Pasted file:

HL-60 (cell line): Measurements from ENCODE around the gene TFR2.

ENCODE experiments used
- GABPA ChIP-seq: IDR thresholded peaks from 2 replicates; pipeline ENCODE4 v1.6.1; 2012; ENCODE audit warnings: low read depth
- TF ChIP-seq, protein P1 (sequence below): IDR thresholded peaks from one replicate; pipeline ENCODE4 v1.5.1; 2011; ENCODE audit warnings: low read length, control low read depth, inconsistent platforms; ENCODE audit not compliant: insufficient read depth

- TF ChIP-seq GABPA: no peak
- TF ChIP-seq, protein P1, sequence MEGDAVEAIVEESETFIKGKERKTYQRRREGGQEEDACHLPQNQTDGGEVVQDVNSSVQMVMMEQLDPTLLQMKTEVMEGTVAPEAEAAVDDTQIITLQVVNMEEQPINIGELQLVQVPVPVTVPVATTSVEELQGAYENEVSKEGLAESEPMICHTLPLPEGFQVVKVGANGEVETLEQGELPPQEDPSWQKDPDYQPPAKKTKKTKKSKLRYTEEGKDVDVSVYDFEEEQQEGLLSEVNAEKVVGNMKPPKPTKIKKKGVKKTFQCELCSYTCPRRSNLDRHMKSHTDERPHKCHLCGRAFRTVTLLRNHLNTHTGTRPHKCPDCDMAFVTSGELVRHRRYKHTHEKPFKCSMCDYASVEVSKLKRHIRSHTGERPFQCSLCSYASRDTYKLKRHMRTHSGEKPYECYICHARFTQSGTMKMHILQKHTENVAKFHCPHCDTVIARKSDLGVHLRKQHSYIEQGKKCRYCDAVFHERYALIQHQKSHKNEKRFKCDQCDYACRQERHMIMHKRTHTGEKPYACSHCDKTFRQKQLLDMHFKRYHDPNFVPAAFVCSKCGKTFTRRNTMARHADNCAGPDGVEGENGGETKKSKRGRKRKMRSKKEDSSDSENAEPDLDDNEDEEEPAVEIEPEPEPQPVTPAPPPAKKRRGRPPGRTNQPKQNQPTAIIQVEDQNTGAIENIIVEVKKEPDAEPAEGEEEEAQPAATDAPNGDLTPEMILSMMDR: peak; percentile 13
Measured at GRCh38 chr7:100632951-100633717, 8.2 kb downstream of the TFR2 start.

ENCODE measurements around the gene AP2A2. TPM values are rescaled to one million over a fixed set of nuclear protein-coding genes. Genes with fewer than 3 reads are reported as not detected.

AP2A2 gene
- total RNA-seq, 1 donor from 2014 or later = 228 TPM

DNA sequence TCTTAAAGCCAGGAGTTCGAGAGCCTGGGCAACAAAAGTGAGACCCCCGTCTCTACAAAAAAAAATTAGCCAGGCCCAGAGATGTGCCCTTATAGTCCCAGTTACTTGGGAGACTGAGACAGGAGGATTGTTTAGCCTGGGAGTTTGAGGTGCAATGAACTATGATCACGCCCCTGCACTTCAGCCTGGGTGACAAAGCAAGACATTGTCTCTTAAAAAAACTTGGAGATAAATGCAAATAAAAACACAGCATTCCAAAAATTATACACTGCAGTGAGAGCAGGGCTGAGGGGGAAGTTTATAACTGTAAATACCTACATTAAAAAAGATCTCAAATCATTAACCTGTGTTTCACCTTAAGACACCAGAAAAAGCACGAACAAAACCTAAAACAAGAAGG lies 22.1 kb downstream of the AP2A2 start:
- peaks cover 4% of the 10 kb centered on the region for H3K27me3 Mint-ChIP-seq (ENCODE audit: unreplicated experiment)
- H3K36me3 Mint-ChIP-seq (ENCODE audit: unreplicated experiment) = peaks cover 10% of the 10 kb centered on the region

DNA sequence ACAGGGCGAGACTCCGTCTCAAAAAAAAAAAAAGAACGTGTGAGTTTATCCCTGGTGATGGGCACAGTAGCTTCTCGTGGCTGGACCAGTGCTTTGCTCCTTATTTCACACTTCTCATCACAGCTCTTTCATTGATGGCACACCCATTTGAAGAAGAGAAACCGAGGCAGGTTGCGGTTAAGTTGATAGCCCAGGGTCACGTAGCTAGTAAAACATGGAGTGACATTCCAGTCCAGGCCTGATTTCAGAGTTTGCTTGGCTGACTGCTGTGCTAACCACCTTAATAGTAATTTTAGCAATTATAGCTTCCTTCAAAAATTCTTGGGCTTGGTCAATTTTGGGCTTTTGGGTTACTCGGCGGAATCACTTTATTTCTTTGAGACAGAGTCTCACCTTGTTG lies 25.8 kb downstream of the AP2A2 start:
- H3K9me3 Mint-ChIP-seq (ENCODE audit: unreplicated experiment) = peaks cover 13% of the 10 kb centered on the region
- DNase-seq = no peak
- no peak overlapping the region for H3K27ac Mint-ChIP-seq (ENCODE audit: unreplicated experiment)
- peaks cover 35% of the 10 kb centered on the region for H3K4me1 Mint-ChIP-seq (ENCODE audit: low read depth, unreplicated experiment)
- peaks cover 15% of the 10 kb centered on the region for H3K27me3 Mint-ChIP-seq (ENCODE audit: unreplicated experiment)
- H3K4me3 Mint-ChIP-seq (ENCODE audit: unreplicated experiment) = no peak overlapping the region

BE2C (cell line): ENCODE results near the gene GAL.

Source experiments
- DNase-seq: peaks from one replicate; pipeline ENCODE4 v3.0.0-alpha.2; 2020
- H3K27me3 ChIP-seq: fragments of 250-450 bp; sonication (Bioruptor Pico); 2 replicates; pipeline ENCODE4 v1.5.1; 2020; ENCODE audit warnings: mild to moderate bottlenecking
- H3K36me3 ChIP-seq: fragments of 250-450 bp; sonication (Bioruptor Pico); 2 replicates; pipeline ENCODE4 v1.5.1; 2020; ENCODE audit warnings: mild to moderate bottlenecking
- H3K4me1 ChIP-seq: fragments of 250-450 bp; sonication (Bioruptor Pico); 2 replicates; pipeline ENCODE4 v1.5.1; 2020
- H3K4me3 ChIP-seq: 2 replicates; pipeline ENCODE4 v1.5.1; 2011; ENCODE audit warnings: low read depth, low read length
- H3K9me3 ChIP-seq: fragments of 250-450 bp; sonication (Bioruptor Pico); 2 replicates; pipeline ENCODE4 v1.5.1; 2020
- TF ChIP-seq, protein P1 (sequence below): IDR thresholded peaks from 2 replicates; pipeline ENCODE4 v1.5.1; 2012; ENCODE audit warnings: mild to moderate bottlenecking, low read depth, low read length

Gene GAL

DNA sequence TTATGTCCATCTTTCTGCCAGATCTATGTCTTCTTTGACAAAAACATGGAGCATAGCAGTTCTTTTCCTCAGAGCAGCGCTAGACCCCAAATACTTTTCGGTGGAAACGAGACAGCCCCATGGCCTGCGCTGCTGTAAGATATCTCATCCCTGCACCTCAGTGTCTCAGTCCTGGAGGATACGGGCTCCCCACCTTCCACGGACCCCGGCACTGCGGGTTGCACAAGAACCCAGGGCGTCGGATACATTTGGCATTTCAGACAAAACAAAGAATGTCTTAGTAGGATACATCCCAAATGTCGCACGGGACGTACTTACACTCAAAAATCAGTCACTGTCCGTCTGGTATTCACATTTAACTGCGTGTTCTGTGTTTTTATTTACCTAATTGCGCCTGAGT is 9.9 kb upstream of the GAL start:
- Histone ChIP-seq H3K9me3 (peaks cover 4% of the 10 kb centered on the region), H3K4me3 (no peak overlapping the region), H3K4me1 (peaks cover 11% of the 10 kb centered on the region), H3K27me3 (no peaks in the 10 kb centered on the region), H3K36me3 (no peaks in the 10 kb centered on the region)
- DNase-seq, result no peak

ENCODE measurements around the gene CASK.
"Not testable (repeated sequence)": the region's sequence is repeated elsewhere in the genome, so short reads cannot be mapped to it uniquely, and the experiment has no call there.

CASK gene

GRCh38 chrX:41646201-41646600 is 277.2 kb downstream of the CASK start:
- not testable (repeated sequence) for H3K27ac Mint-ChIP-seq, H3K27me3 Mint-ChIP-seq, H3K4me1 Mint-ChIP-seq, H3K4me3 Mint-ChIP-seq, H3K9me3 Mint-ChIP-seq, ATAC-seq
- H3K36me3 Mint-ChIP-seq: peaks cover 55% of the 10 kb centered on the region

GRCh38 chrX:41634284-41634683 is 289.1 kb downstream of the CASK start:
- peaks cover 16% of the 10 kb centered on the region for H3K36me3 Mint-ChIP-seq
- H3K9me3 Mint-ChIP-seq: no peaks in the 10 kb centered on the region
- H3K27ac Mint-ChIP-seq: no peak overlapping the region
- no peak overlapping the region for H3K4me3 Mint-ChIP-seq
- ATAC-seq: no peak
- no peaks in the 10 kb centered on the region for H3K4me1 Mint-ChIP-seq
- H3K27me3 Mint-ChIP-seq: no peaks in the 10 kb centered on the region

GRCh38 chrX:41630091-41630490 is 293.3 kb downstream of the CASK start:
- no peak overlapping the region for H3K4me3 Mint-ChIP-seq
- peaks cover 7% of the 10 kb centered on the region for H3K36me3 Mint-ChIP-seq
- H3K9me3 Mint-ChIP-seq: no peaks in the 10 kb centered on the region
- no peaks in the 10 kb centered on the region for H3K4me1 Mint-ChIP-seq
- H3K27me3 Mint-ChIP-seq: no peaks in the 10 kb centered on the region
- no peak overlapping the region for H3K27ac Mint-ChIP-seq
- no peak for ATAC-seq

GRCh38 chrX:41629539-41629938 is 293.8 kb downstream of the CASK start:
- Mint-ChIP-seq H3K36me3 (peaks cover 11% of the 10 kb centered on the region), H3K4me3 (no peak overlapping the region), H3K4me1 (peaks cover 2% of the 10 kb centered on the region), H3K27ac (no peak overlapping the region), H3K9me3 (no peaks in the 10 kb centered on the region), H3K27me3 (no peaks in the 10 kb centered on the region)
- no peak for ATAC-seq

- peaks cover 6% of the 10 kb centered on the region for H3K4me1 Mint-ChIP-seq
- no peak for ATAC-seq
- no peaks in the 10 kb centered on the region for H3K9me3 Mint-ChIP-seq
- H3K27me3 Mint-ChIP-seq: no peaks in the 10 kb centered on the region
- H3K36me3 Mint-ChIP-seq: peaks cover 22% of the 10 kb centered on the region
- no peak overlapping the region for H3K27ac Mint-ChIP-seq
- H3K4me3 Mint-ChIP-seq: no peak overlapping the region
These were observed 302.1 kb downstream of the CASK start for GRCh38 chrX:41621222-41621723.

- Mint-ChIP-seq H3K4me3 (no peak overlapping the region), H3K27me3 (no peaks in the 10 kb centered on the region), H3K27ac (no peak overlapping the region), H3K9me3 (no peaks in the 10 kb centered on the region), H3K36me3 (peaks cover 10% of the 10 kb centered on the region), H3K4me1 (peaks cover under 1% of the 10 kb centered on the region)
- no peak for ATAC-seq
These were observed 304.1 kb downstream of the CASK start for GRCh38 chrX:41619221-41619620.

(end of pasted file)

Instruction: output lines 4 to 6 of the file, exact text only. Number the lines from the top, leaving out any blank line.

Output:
- TF ChIP-seq, protein P1 (sequence below): IDR thresholded peaks from one replicate; pipeline ENCODE4 v1.5.1; 2011; ENCODE audit warnings: low read length, control low read depth, inconsistent platforms; ENCODE audit not compliant: insufficient read depth

- TF ChIP-seq GABPA: no peak
- TF ChIP-seq, protein P1, sequence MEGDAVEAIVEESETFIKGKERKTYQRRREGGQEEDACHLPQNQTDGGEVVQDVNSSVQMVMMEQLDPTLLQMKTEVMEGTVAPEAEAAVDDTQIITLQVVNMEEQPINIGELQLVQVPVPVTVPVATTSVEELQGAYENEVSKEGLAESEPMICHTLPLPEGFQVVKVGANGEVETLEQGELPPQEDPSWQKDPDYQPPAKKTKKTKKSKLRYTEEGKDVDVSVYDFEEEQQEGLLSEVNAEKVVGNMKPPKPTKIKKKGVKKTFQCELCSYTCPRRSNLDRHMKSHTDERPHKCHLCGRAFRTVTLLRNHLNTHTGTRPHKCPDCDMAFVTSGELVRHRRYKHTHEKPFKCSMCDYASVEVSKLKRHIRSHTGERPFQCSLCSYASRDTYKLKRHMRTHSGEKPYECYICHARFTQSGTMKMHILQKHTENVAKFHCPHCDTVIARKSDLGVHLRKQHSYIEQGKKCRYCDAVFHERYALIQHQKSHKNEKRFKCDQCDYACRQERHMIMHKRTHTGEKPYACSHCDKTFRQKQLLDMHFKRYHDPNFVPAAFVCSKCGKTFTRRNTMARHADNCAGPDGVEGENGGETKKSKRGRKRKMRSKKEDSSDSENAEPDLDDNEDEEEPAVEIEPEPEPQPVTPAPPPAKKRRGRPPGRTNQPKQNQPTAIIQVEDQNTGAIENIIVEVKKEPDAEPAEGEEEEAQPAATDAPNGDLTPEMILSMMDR: peak; percentile 13